Thursday, April 19, 2007

Gangs of Iraq

The Gangs of Iraq is an excellent PBS Frontline documentary that traces U.S. efforts in training the new Iraqi security force from 2003 to the present. Its power is that it provides a chronological timeline of events and offers much needed context for the news that you see today. I worked with the producers and provided some translations.

It starts with a regular scene of Baghdad: an unidentified corpse with signs of torture, dumped on the side of the street in Adhamiya, a Sunni district of Baghdad. The filmmakers and reporters then spend some time with U.S. troops and Iraqi police in the neighbourhood, and later visit the notorious Interior Ministry and interview top officials, including former Minister Bayan Jabr Solagh, the former Badr Brigade official who is often accused of restaffing the ministry with Badr militiamen responsible for death squad activities in Iraq. The telling interview with Jabr is one of the best parts of this programme.

I will not spoil the film for you. It was aired yesterday but you can watch it in full here, and I strongly recommend that you do so, preferably now.

Wednesday, April 18, 2007

Iraq: From a Flood to a Trickle

Human Rights Watch has a new briefing paper on the recent restrictions by neighbouring countries on the entry of Iraqi refugees. Read the full report here.

Amnesty International also has a media briefing document on the Iraqi refugee crisis here including the report by a recent fact-finding mission to Jordan. I have posted before that an increasing number of Iraqis seeking to enter Jordan, both by land and air, are being turned back. Until early this year it was just young males between the ages of 17 and 35, but recently even women, children and the elderly, as well as people with proper documentation seeking medical treatment or travel to third countries, are being barred from entering Jordan. Amnesty's report mentions some of these cases, including one in which six Shi'ite Iraqis from Samawa were turned back at Traibeel on the Jordanian border. When they took the land route back through Ramadi, they were stopped by insurgents and beheaded, except one passenger who managed to convince them that he was a Sunni from Adhamiya in Baghdad.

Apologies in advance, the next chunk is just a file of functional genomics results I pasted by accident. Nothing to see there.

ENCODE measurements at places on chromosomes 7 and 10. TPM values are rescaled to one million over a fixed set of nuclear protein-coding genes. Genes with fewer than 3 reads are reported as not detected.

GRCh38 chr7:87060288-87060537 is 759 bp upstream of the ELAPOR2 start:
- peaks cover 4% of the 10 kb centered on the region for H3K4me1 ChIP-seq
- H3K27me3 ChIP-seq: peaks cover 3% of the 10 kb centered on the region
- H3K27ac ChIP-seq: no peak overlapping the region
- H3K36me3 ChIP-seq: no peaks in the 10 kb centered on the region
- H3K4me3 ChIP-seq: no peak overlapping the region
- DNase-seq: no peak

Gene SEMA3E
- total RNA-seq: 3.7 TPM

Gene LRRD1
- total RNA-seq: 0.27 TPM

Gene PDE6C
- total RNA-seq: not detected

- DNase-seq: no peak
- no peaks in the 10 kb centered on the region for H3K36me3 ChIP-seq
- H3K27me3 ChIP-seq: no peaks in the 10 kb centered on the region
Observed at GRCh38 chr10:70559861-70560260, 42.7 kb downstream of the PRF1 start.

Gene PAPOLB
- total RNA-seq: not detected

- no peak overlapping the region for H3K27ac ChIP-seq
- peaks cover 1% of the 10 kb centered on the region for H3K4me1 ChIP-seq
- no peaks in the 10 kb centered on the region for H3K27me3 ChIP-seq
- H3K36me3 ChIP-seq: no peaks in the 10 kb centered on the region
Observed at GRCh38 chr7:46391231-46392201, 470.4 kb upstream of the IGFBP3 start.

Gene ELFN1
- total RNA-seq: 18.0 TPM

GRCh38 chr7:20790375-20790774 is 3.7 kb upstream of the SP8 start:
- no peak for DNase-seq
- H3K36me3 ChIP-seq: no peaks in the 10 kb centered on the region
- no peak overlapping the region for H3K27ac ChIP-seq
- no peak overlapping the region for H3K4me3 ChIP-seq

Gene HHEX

And here is a research paper by the Washington Institute for Near East Policy which looks at how Jordan is dealing with the influx of Iraqi refugees and the recent restrictions placed on their entry.

Thursday, April 12, 2007

Wednesday, April 11, 2007

Hidden Camera

Adel, one of the Hometown Baghdad Iraqi videobloggers, recklessly hides a video camera in his bag and goes out to film the deserted, rubbish littered streets of his neighbourhood, a Sunni stronghold in Baghdad. The guy deserves a medal for this. If he were caught sneakily filming like that by insurgents or militias, he would be executed on the spot for being a suspected "spy" for either side.

Check out their latest video dispatches on their website.

Some bloggers have taken this photo, published in a U.S. military report on the Sadrist demonstration in Najaf, and are running with it as proof that the demonstration was not as large as the media made it to be. And now the photo is all over the blogosphere.

Except that it's not really in Najaf. It's actually a photo of central Baghdad just outside the Sheraton Hotel. Ironically, the misleading photo was posted by bloggers who routinely attack the media for its perceived bias and sloppy reporting.

I am amazed that not one of the bloggers, or their thousands of readers, have noticed that this is a photo of a much smaller demonstration taken yesterday during curfew at Fardous Square, Baghdad (Remember? The place where Saddam's statue was pulled down).

Here are photos of the protests in Najaf.

Sunday, April 08, 2007


This is what happened when my brother Nabil was playing guitar and recording a song on his computer.